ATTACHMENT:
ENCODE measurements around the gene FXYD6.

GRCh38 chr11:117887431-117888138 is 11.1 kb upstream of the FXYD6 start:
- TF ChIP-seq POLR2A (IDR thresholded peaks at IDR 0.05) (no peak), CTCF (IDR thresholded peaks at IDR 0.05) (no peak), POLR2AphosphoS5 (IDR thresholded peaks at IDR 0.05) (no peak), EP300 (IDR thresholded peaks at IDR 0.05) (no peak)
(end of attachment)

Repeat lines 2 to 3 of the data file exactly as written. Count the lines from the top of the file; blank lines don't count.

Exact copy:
GRCh38 chr11:117887431-117888138 is 11.1 kb upstream of the FXYD6 start:
- TF ChIP-seq POLR2A (IDR thresholded peaks at IDR 0.05) (no peak), CTCF (IDR thresholded peaks at IDR 0.05) (no peak), POLR2AphosphoS5 (IDR thresholded peaks at IDR 0.05) (no peak), EP300 (IDR thresholded peaks at IDR 0.05) (no peak)